We have … generous appetites so the portions were still quite large – both in the amount of chicken in each portion and the size of the portion. I thought there was enough meat in all the meals – all the meals felt sufficiently chicken-y for me – but John said he’d have liked a better chicken-to-other ratio in the first jalfrezi.

Update – Jan 2013: We’ve had Swillington Farm meat boxes most months since I wrote this post and we’ve always had equally generous chickens – including some even bigger ones at times! 14 meals from a bird is the rule in this house, not the exception – and 16 meals isn’t uncommon. I’ve written a little update here.

What are your favourite ways to get the most out of chickens?


Join the conversation and post a comment.

  1. Attila

    Wow, that was a big chicken! I prefer a free range chicken at 1.3 kg to a non-free range one at 1.5kg because the free range is so much tastier and there’s more meat on the back where the bird has had a more natural life, rooting about and building up muscle. We generally have one roast dinner (DH likes a leg and I like 2/3 to 3/4 of a breast). Then I can get two or three stir fries for two out of the rest, or a curry and one stir fry, plus stock and all the bits for soup. Recently, I used up the meat from two lots of frozen stock from the freezer to make a chicken and ham pie. If I make chicken curry, I pad it out with chickpeas, cannelloni beans or suchlike.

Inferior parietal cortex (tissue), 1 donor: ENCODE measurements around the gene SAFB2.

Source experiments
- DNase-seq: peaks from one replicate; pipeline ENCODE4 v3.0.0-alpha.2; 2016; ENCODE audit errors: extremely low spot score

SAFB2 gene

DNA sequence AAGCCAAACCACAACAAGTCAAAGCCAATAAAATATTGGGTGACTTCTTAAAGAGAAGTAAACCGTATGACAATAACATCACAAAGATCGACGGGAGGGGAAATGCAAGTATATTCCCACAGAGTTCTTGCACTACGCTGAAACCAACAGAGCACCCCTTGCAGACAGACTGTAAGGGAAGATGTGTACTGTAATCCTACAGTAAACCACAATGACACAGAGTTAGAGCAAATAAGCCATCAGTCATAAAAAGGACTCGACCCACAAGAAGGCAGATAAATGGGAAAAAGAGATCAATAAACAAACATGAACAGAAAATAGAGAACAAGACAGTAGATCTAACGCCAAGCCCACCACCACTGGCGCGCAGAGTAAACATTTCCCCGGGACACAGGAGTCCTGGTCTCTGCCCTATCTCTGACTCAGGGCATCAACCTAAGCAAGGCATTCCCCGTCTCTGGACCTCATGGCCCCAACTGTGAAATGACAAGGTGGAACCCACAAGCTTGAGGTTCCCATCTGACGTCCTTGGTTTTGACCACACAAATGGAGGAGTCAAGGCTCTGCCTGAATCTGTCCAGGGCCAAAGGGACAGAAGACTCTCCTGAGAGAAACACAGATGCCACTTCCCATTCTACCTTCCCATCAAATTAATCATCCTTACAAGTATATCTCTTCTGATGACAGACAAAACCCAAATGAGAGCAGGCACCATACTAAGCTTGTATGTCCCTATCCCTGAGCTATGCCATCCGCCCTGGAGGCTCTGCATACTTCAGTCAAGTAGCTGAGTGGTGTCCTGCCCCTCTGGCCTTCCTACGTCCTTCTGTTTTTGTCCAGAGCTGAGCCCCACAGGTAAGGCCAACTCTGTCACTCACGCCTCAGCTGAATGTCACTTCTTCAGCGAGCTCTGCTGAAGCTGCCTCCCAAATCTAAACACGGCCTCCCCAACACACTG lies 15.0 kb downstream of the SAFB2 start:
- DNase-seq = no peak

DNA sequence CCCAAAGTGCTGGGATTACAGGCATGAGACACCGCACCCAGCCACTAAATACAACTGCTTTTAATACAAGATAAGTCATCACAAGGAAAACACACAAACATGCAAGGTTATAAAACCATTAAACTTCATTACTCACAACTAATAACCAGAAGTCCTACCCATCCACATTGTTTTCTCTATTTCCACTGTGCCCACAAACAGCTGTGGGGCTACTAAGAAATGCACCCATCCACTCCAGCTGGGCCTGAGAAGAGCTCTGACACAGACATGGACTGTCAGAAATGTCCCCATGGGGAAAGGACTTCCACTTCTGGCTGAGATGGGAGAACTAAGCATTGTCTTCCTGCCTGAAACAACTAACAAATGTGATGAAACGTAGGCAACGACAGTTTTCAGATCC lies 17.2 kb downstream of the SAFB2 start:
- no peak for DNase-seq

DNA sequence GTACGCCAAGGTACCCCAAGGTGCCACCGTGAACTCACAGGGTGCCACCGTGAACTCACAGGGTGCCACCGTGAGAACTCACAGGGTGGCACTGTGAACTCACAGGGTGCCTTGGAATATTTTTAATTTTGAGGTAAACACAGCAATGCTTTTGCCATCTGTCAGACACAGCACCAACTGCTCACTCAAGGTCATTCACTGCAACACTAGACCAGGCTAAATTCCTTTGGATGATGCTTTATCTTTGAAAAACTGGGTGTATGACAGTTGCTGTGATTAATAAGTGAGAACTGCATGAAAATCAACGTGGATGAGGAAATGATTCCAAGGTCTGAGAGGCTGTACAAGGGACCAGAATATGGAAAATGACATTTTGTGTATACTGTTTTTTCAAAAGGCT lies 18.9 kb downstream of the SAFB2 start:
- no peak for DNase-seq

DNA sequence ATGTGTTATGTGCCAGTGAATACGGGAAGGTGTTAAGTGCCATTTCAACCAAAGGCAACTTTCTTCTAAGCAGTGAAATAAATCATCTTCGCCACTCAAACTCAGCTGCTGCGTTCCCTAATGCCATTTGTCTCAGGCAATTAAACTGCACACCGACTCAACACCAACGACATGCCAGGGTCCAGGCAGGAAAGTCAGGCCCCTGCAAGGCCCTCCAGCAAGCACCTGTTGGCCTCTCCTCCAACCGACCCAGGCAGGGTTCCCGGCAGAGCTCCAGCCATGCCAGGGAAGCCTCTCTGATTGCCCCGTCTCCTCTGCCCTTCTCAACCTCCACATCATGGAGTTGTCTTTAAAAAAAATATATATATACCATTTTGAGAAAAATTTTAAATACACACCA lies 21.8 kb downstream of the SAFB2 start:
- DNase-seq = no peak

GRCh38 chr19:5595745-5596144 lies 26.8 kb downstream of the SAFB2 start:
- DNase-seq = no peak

2. PipneyJane

    Sounds like you got a similar sized chicken to the ones I normally buy from my (kosher) butcher. I’ve never seen one that large in the supermarket. FWIW, I regularly buy filleted chicken breasts from our butcher that weigh in at 450g and split them between two meals of 4 portions.

    What did you think of the taste of the chicken? One reason (besides the kosher thing) that we’d never go back to supermarket meat is that it is so tasteless when compared to what we’re buying now.

    Love the blog.

    – Pam

  3. janet